Subject: Re: IPv6 Comment
To: Sean Doran <>
From: Jason R Thorpe <>
List: current-users
Date: 09/01/2000 09:27:41
On Fri, Sep 01, 2000 at 05:30:42PM +0200, Sean Doran wrote:

 > NAT itself does NOT reach beyond the network address fields in
 > the IP header.  There are places in which the address fields are
 > used that are, in effect, layering violations, viz. pseudo-headers
 > and encoding IP addresses in data streams.

That is simply not true.  NAT, in order to map one to many or many to
few, must translate based on address,some-other-key, which is generally
"port number" for TCP and UDP.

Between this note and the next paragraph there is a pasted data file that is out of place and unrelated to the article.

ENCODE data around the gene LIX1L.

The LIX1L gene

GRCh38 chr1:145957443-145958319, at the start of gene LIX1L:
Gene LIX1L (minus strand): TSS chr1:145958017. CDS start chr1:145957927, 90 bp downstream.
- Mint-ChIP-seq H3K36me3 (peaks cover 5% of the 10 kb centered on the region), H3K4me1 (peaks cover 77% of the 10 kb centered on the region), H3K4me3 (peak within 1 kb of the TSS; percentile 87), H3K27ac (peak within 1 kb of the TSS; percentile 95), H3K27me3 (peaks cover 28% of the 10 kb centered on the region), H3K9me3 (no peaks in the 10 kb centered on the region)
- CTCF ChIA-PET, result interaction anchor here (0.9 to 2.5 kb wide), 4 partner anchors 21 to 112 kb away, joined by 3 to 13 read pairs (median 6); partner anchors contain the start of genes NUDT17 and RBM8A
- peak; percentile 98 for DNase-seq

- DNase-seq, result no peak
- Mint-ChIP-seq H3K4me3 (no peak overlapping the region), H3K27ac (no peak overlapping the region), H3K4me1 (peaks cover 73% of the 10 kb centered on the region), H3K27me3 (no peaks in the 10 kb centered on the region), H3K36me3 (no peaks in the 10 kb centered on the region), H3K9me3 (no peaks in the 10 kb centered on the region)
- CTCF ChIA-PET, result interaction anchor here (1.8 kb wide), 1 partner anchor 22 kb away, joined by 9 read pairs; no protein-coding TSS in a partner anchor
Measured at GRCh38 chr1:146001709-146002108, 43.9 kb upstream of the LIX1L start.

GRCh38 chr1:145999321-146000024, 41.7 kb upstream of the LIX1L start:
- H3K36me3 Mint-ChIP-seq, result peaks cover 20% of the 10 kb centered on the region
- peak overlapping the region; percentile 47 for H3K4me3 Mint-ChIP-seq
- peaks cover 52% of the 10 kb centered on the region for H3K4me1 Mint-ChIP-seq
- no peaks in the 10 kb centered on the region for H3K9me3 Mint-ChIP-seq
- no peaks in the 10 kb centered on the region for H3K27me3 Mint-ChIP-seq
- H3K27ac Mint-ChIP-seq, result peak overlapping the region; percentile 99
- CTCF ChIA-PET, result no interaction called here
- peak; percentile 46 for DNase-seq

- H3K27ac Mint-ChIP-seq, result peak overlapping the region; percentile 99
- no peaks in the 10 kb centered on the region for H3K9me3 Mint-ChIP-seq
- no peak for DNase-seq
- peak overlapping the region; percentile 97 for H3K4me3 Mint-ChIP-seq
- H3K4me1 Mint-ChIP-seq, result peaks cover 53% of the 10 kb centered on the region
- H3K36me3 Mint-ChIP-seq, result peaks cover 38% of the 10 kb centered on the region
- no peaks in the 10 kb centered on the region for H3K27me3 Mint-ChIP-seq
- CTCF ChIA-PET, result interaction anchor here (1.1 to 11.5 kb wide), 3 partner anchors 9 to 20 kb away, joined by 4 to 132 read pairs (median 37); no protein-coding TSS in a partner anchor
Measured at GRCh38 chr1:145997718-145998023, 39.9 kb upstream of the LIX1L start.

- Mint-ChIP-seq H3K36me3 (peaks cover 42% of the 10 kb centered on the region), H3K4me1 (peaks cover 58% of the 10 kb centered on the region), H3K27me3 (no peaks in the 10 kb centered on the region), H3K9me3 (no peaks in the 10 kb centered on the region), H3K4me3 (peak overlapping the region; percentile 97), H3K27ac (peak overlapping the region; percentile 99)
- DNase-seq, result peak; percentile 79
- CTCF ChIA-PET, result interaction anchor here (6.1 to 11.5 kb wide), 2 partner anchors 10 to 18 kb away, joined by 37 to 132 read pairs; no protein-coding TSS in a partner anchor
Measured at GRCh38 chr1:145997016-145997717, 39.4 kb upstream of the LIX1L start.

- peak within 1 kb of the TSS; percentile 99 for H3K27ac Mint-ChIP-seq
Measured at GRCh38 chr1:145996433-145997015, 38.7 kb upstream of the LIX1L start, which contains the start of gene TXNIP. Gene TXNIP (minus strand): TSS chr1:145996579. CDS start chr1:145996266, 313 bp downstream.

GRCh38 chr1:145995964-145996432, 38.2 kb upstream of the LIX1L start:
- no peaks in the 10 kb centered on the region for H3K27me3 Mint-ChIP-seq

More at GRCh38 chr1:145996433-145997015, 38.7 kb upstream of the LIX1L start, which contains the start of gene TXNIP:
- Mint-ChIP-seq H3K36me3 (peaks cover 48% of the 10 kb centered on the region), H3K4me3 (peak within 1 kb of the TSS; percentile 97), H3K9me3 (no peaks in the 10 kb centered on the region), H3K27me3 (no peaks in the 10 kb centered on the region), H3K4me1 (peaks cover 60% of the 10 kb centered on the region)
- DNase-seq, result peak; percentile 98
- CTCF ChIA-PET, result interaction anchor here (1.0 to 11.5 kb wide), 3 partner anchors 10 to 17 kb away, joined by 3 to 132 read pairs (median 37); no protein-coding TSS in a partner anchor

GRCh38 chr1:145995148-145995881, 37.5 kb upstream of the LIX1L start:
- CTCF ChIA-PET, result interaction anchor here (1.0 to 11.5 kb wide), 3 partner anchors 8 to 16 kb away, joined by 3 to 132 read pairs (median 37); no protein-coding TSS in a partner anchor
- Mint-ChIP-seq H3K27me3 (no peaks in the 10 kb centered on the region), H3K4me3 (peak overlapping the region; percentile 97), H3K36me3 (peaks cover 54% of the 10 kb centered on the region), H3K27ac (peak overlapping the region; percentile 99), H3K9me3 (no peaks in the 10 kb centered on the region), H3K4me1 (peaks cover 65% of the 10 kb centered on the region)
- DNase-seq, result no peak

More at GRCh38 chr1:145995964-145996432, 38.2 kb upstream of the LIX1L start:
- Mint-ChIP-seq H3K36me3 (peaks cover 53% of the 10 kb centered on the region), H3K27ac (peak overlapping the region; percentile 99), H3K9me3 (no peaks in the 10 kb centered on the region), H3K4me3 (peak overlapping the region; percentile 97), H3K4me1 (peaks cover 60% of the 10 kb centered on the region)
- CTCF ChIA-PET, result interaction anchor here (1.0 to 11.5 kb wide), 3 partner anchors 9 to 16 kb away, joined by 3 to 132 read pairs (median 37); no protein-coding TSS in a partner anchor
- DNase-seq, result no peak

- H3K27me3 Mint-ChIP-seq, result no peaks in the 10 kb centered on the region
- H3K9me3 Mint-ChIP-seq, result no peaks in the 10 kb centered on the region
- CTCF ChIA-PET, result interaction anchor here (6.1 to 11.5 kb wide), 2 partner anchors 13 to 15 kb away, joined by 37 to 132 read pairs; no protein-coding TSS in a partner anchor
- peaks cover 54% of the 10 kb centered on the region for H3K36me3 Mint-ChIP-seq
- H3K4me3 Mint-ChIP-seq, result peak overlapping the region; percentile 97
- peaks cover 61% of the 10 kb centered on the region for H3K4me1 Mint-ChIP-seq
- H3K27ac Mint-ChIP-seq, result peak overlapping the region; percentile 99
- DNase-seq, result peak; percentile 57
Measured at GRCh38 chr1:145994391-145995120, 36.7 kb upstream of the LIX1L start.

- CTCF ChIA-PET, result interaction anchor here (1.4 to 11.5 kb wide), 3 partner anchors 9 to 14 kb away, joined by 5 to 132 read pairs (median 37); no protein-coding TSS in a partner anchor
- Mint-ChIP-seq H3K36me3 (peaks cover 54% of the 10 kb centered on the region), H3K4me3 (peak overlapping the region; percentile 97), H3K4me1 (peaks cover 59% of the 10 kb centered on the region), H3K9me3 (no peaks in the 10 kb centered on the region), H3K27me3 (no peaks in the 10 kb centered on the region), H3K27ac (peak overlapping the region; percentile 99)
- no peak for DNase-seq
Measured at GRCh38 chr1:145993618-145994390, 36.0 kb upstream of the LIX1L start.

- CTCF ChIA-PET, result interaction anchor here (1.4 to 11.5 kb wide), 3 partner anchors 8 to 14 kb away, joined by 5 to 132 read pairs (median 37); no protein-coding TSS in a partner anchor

> You can encrypt whatever you like - NAT doesn't break the encryption,
 > it doesn't scramble the bits inside, it simply rewrites the IP header,
 > and your receiving application fails because either it notices that
 > the IP header has been modified in a way it doesn't like (too bad), or
 > it doesn't notice the change at all, and uses bad data.

...and the rewriting of the IP header is also incompatible with
integrity-ensuring protocols such as AH (which accounts for changes
to e.g. the TTL field).

        -- Jason R. Thorpe <>